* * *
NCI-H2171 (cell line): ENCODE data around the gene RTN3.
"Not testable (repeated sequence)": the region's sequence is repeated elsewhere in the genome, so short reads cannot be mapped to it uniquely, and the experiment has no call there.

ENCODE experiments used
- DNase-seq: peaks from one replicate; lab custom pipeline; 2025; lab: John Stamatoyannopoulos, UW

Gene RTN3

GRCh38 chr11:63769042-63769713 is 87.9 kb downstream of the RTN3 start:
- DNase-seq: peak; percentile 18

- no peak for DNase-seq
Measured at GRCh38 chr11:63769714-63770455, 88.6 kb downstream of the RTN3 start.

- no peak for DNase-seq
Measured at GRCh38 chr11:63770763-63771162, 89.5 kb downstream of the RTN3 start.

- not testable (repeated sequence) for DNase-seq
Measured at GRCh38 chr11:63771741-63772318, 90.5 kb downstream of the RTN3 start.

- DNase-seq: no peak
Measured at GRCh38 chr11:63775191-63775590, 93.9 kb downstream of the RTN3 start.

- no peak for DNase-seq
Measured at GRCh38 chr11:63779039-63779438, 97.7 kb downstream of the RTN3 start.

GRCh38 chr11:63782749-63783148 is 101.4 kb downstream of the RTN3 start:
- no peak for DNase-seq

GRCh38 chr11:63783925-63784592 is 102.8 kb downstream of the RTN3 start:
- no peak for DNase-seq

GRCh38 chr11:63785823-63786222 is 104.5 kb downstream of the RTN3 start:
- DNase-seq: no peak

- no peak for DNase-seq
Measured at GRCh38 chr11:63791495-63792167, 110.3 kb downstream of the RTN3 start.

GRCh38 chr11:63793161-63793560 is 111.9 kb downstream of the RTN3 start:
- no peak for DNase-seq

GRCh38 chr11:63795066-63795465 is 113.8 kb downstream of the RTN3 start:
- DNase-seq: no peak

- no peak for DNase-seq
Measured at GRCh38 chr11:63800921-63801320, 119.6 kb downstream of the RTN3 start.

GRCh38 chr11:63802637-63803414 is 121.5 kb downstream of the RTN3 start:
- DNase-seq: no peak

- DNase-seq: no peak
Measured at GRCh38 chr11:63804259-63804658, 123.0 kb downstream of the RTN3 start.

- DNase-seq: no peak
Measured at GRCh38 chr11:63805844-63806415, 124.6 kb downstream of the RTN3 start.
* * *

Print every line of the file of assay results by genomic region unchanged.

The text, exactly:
NCI-H2171 (cell line): ENCODE data around the gene RTN3.
"Not testable (repeated sequence)": the region's sequence is repeated elsewhere in the genome, so short reads cannot be mapped to it uniquely, and the experiment has no call there.

ENCODE experiments used
- DNase-seq: peaks from one replicate; lab custom pipeline; 2025; lab: John Stamatoyannopoulos, UW

Gene RTN3

GRCh38 chr11:63769042-63769713 is 87.9 kb downstream of the RTN3 start:
- DNase-seq: peak; percentile 18

- no peak for DNase-seq
Measured at GRCh38 chr11:63769714-63770455, 88.6 kb downstream of the RTN3 start.

- no peak for DNase-seq
Measured at GRCh38 chr11:63770763-63771162, 89.5 kb downstream of the RTN3 start.

- not testable (repeated sequence) for DNase-seq
Measured at GRCh38 chr11:63771741-63772318, 90.5 kb downstream of the RTN3 start.

- DNase-seq: no peak
Measured at GRCh38 chr11:63775191-63775590, 93.9 kb downstream of the RTN3 start.

- no peak for DNase-seq
Measured at GRCh38 chr11:63779039-63779438, 97.7 kb downstream of the RTN3 start.

GRCh38 chr11:63782749-63783148 is 101.4 kb downstream of the RTN3 start:
- no peak for DNase-seq

GRCh38 chr11:63783925-63784592 is 102.8 kb downstream of the RTN3 start:
- no peak for DNase-seq

GRCh38 chr11:63785823-63786222 is 104.5 kb downstream of the RTN3 start:
- DNase-seq: no peak

- no peak for DNase-seq
Measured at GRCh38 chr11:63791495-63792167, 110.3 kb downstream of the RTN3 start.

GRCh38 chr11:63793161-63793560 is 111.9 kb downstream of the RTN3 start:
- no peak for DNase-seq

GRCh38 chr11:63795066-63795465 is 113.8 kb downstream of the RTN3 start:
- DNase-seq: no peak

- no peak for DNase-seq
Measured at GRCh38 chr11:63800921-63801320, 119.6 kb downstream of the RTN3 start.

GRCh38 chr11:63802637-63803414 is 121.5 kb downstream of the RTN3 start:
- DNase-seq: no peak

- DNase-seq: no peak
Measured at GRCh38 chr11:63804259-63804658, 123.0 kb downstream of the RTN3 start.

- DNase-seq: no peak
Measured at GRCh38 chr11:63805844-63806415, 124.6 kb downstream of the RTN3 start.